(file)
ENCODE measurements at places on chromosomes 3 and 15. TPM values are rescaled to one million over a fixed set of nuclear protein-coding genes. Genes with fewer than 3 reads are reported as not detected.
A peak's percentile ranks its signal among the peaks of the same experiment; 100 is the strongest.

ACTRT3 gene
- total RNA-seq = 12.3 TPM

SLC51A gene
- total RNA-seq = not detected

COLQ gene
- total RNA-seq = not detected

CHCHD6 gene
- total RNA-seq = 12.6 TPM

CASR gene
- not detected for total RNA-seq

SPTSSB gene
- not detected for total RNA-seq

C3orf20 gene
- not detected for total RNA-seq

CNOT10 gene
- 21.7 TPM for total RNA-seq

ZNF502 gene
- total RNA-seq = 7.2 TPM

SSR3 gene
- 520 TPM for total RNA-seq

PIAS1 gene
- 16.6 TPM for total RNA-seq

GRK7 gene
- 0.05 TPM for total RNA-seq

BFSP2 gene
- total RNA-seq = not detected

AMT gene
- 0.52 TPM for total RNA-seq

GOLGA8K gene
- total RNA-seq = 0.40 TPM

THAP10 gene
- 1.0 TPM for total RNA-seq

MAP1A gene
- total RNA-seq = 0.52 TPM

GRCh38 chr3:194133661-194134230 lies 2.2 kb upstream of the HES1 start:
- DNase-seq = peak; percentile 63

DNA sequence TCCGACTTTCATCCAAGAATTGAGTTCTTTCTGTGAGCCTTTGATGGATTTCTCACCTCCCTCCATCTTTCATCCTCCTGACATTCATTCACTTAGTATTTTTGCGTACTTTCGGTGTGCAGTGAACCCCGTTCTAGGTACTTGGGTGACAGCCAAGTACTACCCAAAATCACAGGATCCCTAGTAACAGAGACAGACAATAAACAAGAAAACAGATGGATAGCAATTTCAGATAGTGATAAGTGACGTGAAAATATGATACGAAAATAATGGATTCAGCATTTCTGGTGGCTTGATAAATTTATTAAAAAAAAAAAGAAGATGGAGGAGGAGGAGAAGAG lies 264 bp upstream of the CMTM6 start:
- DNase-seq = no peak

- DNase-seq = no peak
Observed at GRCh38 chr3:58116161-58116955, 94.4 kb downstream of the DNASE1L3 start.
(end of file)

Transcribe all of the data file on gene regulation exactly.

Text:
ENCODE measurements at places on chromosomes 3 and 15. TPM values are rescaled to one million over a fixed set of nuclear protein-coding genes. Genes with fewer than 3 reads are reported as not detected.
A peak's percentile ranks its signal among the peaks of the same experiment; 100 is the strongest.

ACTRT3 gene
- total RNA-seq = 12.3 TPM

SLC51A gene
- total RNA-seq = not detected

COLQ gene
- total RNA-seq = not detected

CHCHD6 gene
- total RNA-seq = 12.6 TPM

CASR gene
- not detected for total RNA-seq

SPTSSB gene
- not detected for total RNA-seq

C3orf20 gene
- not detected for total RNA-seq

CNOT10 gene
- 21.7 TPM for total RNA-seq

ZNF502 gene
- total RNA-seq = 7.2 TPM

SSR3 gene
- 520 TPM for total RNA-seq

PIAS1 gene
- 16.6 TPM for total RNA-seq

GRK7 gene
- 0.05 TPM for total RNA-seq

BFSP2 gene
- total RNA-seq = not detected

AMT gene
- 0.52 TPM for total RNA-seq

GOLGA8K gene
- total RNA-seq = 0.40 TPM

THAP10 gene
- 1.0 TPM for total RNA-seq

MAP1A gene
- total RNA-seq = 0.52 TPM

GRCh38 chr3:194133661-194134230 lies 2.2 kb upstream of the HES1 start:
- DNase-seq = peak; percentile 63

DNA sequence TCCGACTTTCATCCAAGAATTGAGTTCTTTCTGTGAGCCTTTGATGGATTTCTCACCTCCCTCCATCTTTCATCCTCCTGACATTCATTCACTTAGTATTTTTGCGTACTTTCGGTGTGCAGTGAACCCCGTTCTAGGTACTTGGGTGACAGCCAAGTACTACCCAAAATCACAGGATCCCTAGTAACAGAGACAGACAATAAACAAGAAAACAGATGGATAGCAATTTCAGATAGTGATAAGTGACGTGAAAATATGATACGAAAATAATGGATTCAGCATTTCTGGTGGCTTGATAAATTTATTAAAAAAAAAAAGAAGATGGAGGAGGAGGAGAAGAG lies 264 bp upstream of the CMTM6 start:
- DNase-seq = no peak

- DNase-seq = no peak
Observed at GRCh38 chr3:58116161-58116955, 94.4 kb downstream of the DNASE1L3 start.